In the snapshot web page, it is possible to:

  • View all of your snapshots.
  • View all snapshots of the Experience featured in a given picture.
  • View the latest snapshots uploaded by anyone.
  • Delete the snapshot you are displaying (your own snapshots only).
  • Report a snapshot (only available when viewing snapshots uploaded by others).

The options are listed above an image when viewing them in your browser, and are arrowed in the image above. You can also obviously share the image URL if you wish.

You can view other people’s snapshots directly from their web profile. So, if you click on the name of an experience creator, or on the name of a friend in your Friends list, for example, you can view their snapshots alongside of their published experiences and current store listings (if they have any of either of the latter). Clicking on a snapshot will display it in its own page, with the options described above.

Side Notes on Snapshots to Profiles

  • Snapshots to profiles can currently only be viewed on the web, they cannot be seen when viewing profiles from within the client.
  • There is no ability to caption a snapshot with a description. This is intentional on part of the Lab, although it may be reconsidered in the future.
  • In the future, snapshots will be appended to the web pages for experiences as well, whether uploaded by the experience creator or anyone else (however, the experience creator will be able to moderate which snapshots remain displayed on their experience page.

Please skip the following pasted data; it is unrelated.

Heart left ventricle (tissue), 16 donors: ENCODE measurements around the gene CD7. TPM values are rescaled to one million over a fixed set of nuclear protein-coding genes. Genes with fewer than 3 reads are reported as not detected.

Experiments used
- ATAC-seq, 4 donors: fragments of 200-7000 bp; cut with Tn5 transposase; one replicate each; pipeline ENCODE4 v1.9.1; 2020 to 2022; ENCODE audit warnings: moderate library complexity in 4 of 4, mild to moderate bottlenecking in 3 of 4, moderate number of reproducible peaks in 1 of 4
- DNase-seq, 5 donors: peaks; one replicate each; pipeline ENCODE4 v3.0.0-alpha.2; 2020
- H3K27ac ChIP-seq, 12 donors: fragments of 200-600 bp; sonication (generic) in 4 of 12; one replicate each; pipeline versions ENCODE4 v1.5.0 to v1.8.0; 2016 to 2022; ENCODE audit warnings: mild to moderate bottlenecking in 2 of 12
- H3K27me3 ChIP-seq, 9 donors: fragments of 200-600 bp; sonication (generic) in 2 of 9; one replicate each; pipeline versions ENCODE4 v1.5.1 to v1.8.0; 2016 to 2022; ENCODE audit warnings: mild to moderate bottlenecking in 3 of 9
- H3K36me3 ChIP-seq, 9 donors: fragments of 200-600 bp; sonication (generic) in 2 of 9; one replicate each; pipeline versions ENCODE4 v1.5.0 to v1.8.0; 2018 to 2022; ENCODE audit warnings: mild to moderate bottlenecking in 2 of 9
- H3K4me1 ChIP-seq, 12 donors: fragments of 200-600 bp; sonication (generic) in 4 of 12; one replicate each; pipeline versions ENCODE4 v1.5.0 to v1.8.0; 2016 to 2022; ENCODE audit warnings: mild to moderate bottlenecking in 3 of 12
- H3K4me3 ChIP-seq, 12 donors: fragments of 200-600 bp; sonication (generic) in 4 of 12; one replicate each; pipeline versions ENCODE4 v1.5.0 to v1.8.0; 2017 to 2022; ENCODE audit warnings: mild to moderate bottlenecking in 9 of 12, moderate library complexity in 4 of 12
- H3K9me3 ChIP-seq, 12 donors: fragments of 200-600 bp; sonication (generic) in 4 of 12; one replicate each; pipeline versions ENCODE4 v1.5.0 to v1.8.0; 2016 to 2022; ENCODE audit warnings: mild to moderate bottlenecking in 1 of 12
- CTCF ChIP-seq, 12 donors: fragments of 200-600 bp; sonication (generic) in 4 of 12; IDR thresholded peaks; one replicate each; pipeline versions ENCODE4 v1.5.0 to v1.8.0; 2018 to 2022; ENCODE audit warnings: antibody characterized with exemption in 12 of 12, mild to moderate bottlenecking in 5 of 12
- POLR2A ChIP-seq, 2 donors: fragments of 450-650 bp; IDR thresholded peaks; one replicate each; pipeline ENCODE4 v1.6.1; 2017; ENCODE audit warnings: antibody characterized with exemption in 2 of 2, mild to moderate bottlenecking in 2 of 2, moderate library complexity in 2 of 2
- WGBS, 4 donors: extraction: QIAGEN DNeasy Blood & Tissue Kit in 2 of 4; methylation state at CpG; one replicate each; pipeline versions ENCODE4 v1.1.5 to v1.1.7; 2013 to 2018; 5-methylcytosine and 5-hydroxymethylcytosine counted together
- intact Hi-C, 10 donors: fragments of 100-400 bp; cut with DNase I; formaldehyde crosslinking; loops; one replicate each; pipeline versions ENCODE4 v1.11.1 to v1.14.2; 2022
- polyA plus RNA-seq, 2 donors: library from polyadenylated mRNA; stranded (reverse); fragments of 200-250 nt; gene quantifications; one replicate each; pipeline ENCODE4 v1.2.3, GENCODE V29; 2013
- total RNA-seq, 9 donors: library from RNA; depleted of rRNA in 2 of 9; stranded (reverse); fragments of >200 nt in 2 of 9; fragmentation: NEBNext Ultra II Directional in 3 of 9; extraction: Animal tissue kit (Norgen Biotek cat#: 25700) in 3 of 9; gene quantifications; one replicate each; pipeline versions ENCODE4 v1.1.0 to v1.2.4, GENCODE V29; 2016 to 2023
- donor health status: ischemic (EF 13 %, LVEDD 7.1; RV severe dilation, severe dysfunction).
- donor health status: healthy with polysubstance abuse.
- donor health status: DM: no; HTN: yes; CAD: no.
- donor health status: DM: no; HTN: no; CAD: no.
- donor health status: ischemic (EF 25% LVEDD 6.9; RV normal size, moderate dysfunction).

• This is why the ability to include descriptions in uploaded snapshots has been excluded; it is felt that there is too much risk of people leaving inappropriate descriptions with images, giving experience creators a moderation headache.
    • This option is ready to go, but will be turned on once the necessary moderation tools are in place for experience creators to manage snapshots shared to their experiences.
  • However, a future update to the capability will include the ability to tag snapshots, making them searchable.

Other snapshot items raised at the Product Meeting:

  • This update doesn’t change anything else within the snapshot app. However there have been requests put forward the Lab is considering:
    • Adding date and time to snapshots when captured.
    • Auto-generating sequential file names for snapshots taken in sequence, rather than each one having to be manually named.
    • Possible offering a broader range of saved file formats (e.g. TGA, JPG, etc).
  • One thing that is being considered is the option to take a series of snapshots and have them “held” during a session, allowing the user to then go through them and select which ones they want to actually upload to their profile and discard the rest.

Edit Mode Improvements

Scene Report Generation

It is now possible to export a .CSV breakdown (comma-separated values file that may be opened in a spreadsheet or text editor.) of every object in your scene. These reports comprise:

  • Name.
  • Size estimate for download.
  • Number of textures.
  • Number of triangles.

Reports are generated via Scene Toolbar > About This Scene > Generate Report > Set the destination location on your computer > Save.

Import Lighting from .FBX